29th International Telecommunications Society (ITS) European Conference
- When: August 1-4, 2018
- Where: University of Trento, Trento, Italy
- Deadline for Abstracts and Panel Suggestions: March 30, 2018
- Website: http://www.itseurope.org/2018/call-for-papers/
Today, information and communication technologies (ICT) are an integral part of our society and economy. Ever increasing numbers of people have access to mobile handsets and the Internet, revolutionising not only how we communicate but also creating a myriad of new products and services.
The most recent of new products and services are often prefaced with the term ‘smart’. ‘Smart’ ICT applications facilitate productivity improvements, aligning supply with demand and improving goods and services. They also generate substantial amounts of data, allowing an often very detailed understanding of the users of smart applications to be gained by companies and governments alike. This data encourages innovation, which has resulted in new products and services that can create jobs and bring countless benefits to users.
The initial enthusiasm associated with ‘smartness’ has, however, started to wane. The socio-economic benefits of ‘smartness’ are sometimes unclear. Smart meters may be popular, especially with governments, but who really benefits and are these devices really smart? The data that smartness generates is a valuable resource, but who owns it and can innovation be maintained while protecting the privacy of those who generate it?
Moreover, if the number and diversity of devices associated with the Internet of Things (IoT) comes to fruition, considerable amounts of new fixed and wireless infrastructure investment will be needed. Who will pay for this, and whether the business models of infrastructure and service providers are economically sustainable, is not yet clear. And are we prepared to accept the massive increase in the number of base stations required by 5G with their negative impact on both the urban and rural landscapes?
Notwithstanding the many socio-economic benefits associated with ICT, some commentators have questioned how the sector will develop over the course of the next few years. This uncertainty, which manifests itself in problematic, sometimes unsustainable and disputable, business models and a reluctance for companies to invest, is just one of the issues that will be discussed at the forthcoming 29th European regional conference of the International Telecommunications Society in Trento, Italy. In addition to papers exploring how the industry will develop in the coming years and those addressing sustainability, we welcome submissions on a range of topics as outlined below. Theoretical and empirical papers are welcome.
Track 1. High capacity networks
- Investment strategies for very high capacity networks
- Public-private interplay for high capacity networks
- Interoperability and standards of broadband networks
- Fixed broadband access networks for rural areas
- Role of content providers in broadband access networks
- The role of key user groups in encouraging the diffusion and adoption of high capacity networks
Track 2. Disruptive technologies and IoT
- Technological opportunities and limits of IoT technologies
- IoT and spectrum; needs and challenges
- The disruptive nature of IoT;
- Business models and challenges across sectors
- Security and privacy concerns with IoT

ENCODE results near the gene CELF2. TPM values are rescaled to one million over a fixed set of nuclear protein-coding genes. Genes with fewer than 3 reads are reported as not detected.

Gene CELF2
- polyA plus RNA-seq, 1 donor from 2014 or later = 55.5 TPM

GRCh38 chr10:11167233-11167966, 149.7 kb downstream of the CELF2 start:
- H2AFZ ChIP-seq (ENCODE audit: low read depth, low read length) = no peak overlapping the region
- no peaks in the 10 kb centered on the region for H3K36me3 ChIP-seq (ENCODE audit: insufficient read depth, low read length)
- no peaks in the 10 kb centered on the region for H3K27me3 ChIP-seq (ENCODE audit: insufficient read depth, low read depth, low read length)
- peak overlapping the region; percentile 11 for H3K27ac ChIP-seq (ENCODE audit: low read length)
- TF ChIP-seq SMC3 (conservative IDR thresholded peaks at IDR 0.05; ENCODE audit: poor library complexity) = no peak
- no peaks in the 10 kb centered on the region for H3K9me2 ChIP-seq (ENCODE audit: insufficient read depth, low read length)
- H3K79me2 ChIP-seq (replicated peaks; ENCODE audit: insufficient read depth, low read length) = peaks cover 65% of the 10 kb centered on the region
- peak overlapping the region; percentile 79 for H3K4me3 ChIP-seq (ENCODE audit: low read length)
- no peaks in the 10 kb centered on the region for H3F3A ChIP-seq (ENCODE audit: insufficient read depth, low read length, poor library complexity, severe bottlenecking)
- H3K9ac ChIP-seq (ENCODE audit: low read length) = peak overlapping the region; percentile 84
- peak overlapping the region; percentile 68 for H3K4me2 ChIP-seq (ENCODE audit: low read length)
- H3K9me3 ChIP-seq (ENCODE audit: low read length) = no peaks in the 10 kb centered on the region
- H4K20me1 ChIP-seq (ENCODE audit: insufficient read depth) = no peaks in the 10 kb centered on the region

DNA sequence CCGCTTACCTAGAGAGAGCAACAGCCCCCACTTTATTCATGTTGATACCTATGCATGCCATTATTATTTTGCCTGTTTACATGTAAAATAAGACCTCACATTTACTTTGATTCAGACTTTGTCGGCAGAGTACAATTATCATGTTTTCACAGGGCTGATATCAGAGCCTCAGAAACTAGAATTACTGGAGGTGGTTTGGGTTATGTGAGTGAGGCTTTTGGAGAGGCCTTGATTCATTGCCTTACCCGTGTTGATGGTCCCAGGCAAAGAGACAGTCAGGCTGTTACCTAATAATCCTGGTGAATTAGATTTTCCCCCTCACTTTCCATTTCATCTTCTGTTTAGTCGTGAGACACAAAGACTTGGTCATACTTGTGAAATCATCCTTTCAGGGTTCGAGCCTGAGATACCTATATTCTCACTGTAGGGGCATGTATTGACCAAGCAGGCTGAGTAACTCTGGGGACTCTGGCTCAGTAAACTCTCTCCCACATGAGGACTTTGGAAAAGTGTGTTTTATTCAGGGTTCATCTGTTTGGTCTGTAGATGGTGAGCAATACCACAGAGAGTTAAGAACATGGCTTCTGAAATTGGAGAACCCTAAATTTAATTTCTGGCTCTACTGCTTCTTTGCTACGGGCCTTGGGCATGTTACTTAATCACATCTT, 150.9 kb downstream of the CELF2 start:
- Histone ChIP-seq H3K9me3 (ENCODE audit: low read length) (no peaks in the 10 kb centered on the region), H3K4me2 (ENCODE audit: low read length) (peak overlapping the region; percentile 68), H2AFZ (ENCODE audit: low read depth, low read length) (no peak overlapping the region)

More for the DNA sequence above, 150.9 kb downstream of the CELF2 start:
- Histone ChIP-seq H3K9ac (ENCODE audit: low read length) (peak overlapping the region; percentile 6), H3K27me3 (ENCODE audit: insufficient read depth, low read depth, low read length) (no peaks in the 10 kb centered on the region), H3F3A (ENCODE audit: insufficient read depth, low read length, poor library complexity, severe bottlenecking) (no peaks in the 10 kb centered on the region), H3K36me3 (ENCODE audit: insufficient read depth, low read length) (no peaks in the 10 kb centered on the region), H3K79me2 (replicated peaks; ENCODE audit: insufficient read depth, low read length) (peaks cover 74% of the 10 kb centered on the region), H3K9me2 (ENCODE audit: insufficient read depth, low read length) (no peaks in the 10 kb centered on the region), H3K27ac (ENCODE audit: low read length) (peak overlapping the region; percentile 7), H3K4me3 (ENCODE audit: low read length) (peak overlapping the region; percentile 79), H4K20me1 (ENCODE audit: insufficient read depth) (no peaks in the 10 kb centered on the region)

- Smart everywhere: energy, agriculture, mobility, etc.
- Regulatory challenges of smart applications
- Stakeholder interactivity in smart ecosystems
Track 3. Drivers of ICT ecosystem: content and applications
- Consumer and developer perspectives of application platforms
- Virtual/augmented reality content
- Multi-channel networks and user-generated content
- Content leverage in the ICT market
- Mobile instant messaging and applications
Track 4. Understanding the dynamic nature of ICT markets
- Innovative business models and blockchain technologies
- Platform competition in the mobile world
- Development and evolution of business models in digital markets
- M&A and strategic partnerships within or between ICT markets
Track 5. Pro-active policies and regulation in digital markets
- The opportunities and limits of spectrum licensing
- Allocating spectrum efficiently to new entrant and incumbent companies
- Net neutrality policies for network, platform, and content providers
- Institutional aspects of the cloud market
- Privacy regulation
Track 6. Towards environmentally friendly sustainable ICT
- Green ICT; manufacture and recycling of devices, energy consumption
- Global co-operation and national initiatives
- Global governance
- The impact of ICT infrastructure sharing on the environment
- ICT standardization initiatives
Submissions addressing any other subject relating to telecommunication systems and markets are also welcome.
Submission of Abstracts
Abstracts should be about 2 pages (800 to 1000 words) in length and contain the following information:
- Title of the contribution
- A clear statement of the research question
- Remarks on methodology adopted in the paper
- Outline of (expected) results
- Bibliographical notes (up to 6 key references used in the paper)
Abstracts should be submitted via Easychair. If you do not already have an account, you will need to create one. Existing accounts can be used to submit your abstract.
Please submit your abstract via: https://easychair.org/conferences/?conf=its2018trento
All abstracts will be subject to blind peer review.
For more information, contact:
- Dr. Alberto NUCCIARELLI
University of Trento, Italy
- Dr. Bert SADOWSKI
Eindhoven University of Technology, The Netherlands